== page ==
burglary in the first degree

RCW 9A.52.020

 (1) A person is guilty of burglary in the first degree if, with intent to commit a crime against a person or property therein, he or she enters or remains unlawfully in a building and if, in entering or while in the building or in immediate flight therefrom, the actor or another participant in the crime (a) is armed with a deadly weapon, or (b) assaults any person.

(2) Burglary in the first degree is a class A felony.


residential burglary

RCW 9A.52.025

(1) A person is guilty of residential burglary if, with intent to commit a crime against a person or property therein, the person enters or remains unlawfully in a dwelling other than a vehicle.

(2) Residential burglary is a class B felony. In establishing sentencing guidelines and disposition standards, residential burglary is to be considered a more serious offense than second degree burglary.


burglary in the second degree

RCW 9A.52.030

 (1) A person is guilty of burglary in the second degree if, with intent to commit a crime against a person or property therein, he or she enters or remains unlawfully in a building other than a vehicle or a dwelling.

(2) Burglary in the second degree is a class B felony.

 “Remain unlawfully” =   A person enters or remains unlawfully in premises when he or she is not licensed, invited, or otherwise privileged to so enter or remain.
“Enter” premises = The term enter includes the entrance of the person, or the insertion of any part of the person's body, or any instrument or weapon held in the person's hand and used or intended to threaten or intimidate another person or to detach or remove property.  WPIC 65.03 Enter—Definition
“Vehicle” =
“Premises” = The term premises includes any building, dwelling, or any real property.  WPIC 65.01 Premises—Definition

 

If you or a loved one is charged with Burglary, you need an experienced, aggressive, and knowledgeable defense attorney.  Call Gause Law Offices PLLC today for a free consultation – 206-660-8775.


promoting prostitution in the first degree

Promoting Prostitution in the First Degree

RCW 9A.88.070

 (1) A person is guilty of promoting prostitution in the first degree if he or she knowingly advances prostitution:

(a) By compelling a person by threat or force to engage in prostitution or profits from prostitution which results from such threat or force; or

(b) By compelling a person with a mental incapacity or developmental disability that renders the person incapable of consent to engage in prostitution or profits from prostitution that results from such compulsion.

(2) Promoting prostitution in the first degree is a class B felony.

Promoting Prostitution in the Second Degree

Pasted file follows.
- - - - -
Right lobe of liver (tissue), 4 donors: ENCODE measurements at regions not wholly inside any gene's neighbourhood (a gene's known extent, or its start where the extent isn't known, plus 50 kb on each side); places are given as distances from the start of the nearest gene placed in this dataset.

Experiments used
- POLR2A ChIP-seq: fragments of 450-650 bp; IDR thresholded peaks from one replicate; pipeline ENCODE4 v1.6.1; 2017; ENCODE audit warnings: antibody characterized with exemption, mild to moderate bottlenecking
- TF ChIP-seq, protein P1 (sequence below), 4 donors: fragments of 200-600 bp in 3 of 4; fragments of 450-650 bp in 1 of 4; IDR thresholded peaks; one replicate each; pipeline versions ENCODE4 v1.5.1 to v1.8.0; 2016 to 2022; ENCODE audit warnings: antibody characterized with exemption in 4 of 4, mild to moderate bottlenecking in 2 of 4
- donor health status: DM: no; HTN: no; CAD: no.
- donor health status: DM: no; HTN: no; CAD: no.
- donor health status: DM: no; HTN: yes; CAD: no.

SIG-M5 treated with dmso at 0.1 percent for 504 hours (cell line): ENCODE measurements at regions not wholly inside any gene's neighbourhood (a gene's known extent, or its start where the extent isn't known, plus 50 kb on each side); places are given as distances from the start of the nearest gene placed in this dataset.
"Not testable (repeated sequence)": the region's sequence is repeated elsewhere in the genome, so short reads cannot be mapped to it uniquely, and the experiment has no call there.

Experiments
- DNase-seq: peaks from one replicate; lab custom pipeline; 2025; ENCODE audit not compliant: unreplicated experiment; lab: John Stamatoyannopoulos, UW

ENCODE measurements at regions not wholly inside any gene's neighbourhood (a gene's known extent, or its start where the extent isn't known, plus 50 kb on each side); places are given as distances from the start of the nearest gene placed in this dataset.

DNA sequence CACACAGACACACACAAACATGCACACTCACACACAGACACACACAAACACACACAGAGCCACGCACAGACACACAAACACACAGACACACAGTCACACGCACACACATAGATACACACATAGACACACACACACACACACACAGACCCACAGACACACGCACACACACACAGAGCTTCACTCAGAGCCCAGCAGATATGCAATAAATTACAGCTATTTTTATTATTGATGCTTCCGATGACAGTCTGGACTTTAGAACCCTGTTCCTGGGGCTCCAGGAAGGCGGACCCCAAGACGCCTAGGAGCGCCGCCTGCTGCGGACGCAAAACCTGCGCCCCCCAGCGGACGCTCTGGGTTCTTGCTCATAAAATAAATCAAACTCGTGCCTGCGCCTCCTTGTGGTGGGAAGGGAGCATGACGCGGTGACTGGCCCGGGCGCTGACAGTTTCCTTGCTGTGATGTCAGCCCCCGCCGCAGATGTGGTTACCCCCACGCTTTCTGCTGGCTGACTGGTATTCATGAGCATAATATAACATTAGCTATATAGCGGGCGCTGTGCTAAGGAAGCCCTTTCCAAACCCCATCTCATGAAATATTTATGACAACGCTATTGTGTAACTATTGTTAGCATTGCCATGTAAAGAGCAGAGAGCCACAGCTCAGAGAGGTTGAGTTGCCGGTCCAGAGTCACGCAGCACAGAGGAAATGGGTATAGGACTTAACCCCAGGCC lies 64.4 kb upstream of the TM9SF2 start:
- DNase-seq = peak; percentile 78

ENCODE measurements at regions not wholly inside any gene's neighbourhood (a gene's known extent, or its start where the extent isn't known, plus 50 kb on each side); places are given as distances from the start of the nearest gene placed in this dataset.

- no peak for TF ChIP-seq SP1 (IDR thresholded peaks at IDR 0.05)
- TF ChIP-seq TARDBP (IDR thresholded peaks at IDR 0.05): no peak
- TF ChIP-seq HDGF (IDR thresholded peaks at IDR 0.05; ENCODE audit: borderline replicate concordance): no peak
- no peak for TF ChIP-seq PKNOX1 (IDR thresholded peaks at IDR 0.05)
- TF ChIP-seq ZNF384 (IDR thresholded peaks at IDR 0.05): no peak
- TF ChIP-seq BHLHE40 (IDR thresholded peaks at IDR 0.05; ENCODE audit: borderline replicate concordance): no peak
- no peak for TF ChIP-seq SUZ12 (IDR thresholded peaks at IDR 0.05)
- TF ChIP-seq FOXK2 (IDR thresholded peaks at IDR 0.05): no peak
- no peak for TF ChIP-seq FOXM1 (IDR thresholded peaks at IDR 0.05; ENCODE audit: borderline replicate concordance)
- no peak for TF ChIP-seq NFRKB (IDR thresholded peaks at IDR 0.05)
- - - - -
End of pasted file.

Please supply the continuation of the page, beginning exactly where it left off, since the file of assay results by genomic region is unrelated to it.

RCW 9A.88.080

 (1) A person is guilty of promoting prostitution in the second degree if he or she knowingly:

(a) Profits from prostitution; or

(b) Advances prostitution.

(2) Promoting prostitution in the second degree is a class C felony.

A person “advances prostitution” if, acting other than as a prostitute or as a customer thereof, he or she causes or aids a person to commit or engage in prostitution, procures or solicits customers for prostitution, provides persons or premises for prostitution purposes, operates or assists in the operation of a house of prostitution or a prostitution enterprise, or engages in any other conduct designed to institute, aid, or facilitate an act or enterprise of prostitution.  RCW 9A.88.060.

A person “profits from prostitution” if, acting other than as a prostitute receiving compensation for personally rendered prostitution services, he or she accepts or receives money or other property pursuant to an agreement or understanding with any person whereby he or she participates or is to participate in the proceeds of prostitution activity.  RCW 9A.88.060.

 

Attorney’s Notes:

Promoting Prostitution the First Degree requires threats or force or taking advantage of someone with a developmental disability.  Promoting Prostitution the First Degree is a Class B felony and considered a nonviolent offense.  With no criminal history, a Promoting Prostitution the First Degree conviction results in a standard sentencing range of 21-27 months.  You can earn 33% good time in prison.  With 9 criminal history points, a Promoting Prostitution the First Degree conviction results in a standard sentencing range of 108-120 months. 

Promoting Prostitution the Second Degree is a Class C felony and considered a nonviolent offense.  With no criminal history, a Promoting Prostitution the Second Degree conviction results in a standard sentencing range of 1-3 months.  With 9 criminal history points, a Promoting Prostitution the Second Degree conviction results in a standard sentencing range of 51-60 months. 

If you or a loved one is charged with Promoting Prostitution, you need an experienced, aggressive, and knowledgeable defense attorney.  Call Gause Law Offices today for a free consultation – 206-660-8775.


theft

Theft in the First Degree   ($5,000 and up)

 (1) A person is guilty of theft in the first degree if he or she commits theft of: